Day 5: October 11, 2011
George's Stuff
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I slept less than ten miles from Mount Vernon so visiting there today seemed like a good idea. The first picture matches the closest I've previously come. In 2001 we got here too late for entry to be practical. Today I arrived much earlier. The statues are in the orientation center where I watched a nicely done movie before heading to the mansion. There was a pretty good crowd today and that meant a certain amount of waiting in line to tour the mansion. Tour tickets are stamped with what amounts to a "not before" time. They can be used anytime during the day after the indicated time. No photos are allowed inside the mansion which contains much that is original to the house and all furnishing are proper for the period when George and Martha lived here. An item that I really enjoyed seeing is a key from the Bastille that Lafayette gave to Washington. It's hanging on the wall, right where George put it, in a glass case he had made especially for it.

There is a full length porch on the back side of the house which provides the perfect spot for gazing out over the Potomac. Thanks to the Trust for Public Land and the Mount Vernon Ladies' Association, the view remains much the same as George enjoyed.

There are quite a few dead folk around Mount Vernon. The burial vault in the first picture was deteriorating in George's time and his will contained instructions for building a replacement. That didn't happen immediately and both George and Martha were interred here for several years. When the new vault, in the second picture, was at last completed in 1831, the President & First Lady and the other twenty residents of the old vault were moved there. The capitol was also being constructed during this period and the original plans called for the First President to be placed in a tomb beneath the rotunda that would be visible thorough a glass floor. Apparently that might have actually happened had things moved more quickly but, by the time the government actually came calling for the body, the new tomb was complete and the family refused. The tomb below the capitol is still awaiting a suitable occupant.

Lots of slaves worked at Mount Vernon and many are still there. The wooden grave markers are long gone but ground radar has been used to locate approximately eighty individuals buried in the area near the marker in the last photo. The marker, dedicated in 1983 speaks of "Afro Americans who served as slaves". A nearby marker from 1929 speaks of "faithful colored servants". Movin' on up.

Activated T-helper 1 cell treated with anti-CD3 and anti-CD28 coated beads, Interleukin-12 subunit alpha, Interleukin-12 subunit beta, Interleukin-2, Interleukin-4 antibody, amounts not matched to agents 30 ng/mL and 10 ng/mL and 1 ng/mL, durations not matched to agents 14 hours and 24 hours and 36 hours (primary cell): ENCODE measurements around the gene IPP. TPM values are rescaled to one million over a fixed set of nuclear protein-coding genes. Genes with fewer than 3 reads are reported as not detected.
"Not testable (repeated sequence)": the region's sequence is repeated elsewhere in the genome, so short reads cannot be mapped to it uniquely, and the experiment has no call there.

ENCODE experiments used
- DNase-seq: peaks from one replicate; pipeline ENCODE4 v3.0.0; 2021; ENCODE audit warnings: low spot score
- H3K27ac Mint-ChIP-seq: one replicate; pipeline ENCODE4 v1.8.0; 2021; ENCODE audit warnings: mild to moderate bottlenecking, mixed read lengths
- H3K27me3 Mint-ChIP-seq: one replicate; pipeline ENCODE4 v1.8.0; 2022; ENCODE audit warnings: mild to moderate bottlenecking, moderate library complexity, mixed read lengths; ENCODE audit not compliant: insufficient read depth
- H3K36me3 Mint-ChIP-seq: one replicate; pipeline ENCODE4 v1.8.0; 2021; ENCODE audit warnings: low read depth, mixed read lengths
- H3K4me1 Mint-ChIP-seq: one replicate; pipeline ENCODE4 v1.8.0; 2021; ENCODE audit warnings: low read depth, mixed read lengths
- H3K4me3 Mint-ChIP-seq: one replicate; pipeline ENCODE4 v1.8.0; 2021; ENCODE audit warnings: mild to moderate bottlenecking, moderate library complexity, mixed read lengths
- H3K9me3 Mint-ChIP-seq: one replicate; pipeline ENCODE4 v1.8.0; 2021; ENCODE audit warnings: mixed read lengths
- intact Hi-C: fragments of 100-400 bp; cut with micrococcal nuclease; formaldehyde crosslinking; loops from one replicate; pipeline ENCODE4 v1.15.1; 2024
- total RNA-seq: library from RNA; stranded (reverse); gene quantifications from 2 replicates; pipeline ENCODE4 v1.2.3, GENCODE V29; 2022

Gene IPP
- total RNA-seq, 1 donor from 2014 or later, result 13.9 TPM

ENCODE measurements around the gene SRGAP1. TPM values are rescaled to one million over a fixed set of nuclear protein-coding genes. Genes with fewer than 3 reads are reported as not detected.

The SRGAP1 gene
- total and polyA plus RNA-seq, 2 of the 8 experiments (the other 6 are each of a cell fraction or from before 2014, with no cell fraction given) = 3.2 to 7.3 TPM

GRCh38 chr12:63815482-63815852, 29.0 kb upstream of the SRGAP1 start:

There are some extremely nice displays in the Museum and Education Center. Photos are permitted in most of this area but photographing George's dentures is specifically forbidden. This is one of the few such prohibitions I understand and agree with. The false teeth are displayed in dim lighting since too much light could definitely affect them. That means that a flash would typically be required for a decent picture and that carefully controlled lighting would be for naught. There are plenty of professionally done photos around if you need one.

Reconstructions, on the original footprints, of Washington's mill and distillery stand about two and a half miles from Mount Vernon. Both are quite authentic and both are operational.

Before the mill is run for a few minutes, its history is told and its operation explained. The docent mentioned that the wood housing over the grinding stones is "by Virginia law" exactly two inches larger then the stones. I'd not heard of that before and asked the reason. "Because not all millers were honest", was the answer. A mill operator would grind a farmer's grain for a fee and part of that fee would be the flour or meal remaining inside the housing. A dishonest miller could pad his profits with an oversized housing. All components, including the big water wheel, are inside the building. The external shot is of the outflow side.

The distillery contains five copper stills and all were in use today making apple brandy. It smelled pretty good. The wood fires beneath the stills required a lot of attention and a lot of wood and the cooling coils required a lot of water. Of course, almost all of the wood chopping and bucket toting was done by slaves and, yes, it was a very hot place.

It was now time to head home and I headed back into DC to pick up US-50 where I'd left it. On the way, I passed the Occupy DC encampment at Freedom Plaza on Pennsylvania Avenue. This is an outgrowth of the Occupy Wall Street protests that started last month in New York. As a child of the '60s, I generally like what these kids are doing.

The fellow in the black suit was nearly run over by a driver looking at the tents and almost missing a red light. However, I stopped just in time.

Back on Fifty, I passed the Washington Monument and, although I couldn't see it, the Zero Mile Marker. I also passed lots and lots of orange barrels.

I was getting pretty thirsty when the 29 Diner appeared. It was about 4:00 when I pulled in and I considered an early dinner. But there were no customers and the only person there was working in the back when I entered. He was certainly pleasant enough but I decided just to get an iced tea and keep moving. Another fellow entered the diner just as I was pulling out so maybe dinner time was just starting.

There are lots of stone fences along this section of US-50. The majority are the normal sort in the first picture but there are many like the wood topped version in the second. I don't recall ever seeing fences like this and am not sure what the wood's purpose is. I know I should have stopped and taken better pictures but it's too late now.

The Triangle Diner in Winchester, Virginia, still isn't open but they are definitely making progress and I now have faith that it will. Maybe even soon.

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